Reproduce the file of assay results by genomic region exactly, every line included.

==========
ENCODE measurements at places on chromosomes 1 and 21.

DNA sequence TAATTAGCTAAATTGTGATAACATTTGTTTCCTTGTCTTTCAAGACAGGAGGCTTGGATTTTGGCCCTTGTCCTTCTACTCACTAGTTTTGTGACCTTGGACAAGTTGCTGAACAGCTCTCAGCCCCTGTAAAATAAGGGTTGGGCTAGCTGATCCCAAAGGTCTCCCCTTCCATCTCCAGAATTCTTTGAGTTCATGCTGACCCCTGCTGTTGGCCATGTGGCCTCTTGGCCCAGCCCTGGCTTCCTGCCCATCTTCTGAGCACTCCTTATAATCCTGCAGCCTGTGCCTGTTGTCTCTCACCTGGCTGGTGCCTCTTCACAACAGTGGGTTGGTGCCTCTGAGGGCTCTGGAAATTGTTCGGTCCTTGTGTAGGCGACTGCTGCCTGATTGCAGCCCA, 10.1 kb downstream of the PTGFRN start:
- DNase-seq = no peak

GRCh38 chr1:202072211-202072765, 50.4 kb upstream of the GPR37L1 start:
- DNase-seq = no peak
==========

ENCODE measurements at places on chromosomes 1 and 21.

DNA sequence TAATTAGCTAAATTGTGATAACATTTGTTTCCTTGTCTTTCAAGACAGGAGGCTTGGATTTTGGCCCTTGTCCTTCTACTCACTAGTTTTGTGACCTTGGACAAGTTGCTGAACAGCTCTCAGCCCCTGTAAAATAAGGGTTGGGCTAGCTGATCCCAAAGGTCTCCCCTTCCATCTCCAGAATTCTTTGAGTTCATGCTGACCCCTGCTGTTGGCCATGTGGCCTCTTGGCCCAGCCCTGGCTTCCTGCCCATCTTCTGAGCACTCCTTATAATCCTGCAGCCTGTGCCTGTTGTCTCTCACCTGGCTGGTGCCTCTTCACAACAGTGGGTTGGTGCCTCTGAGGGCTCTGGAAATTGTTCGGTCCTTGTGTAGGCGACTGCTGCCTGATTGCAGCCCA, 10.1 kb downstream of the PTGFRN start:
- DNase-seq = no peak

GRCh38 chr1:202072211-202072765, 50.4 kb upstream of the GPR37L1 start:
- DNase-seq = no peak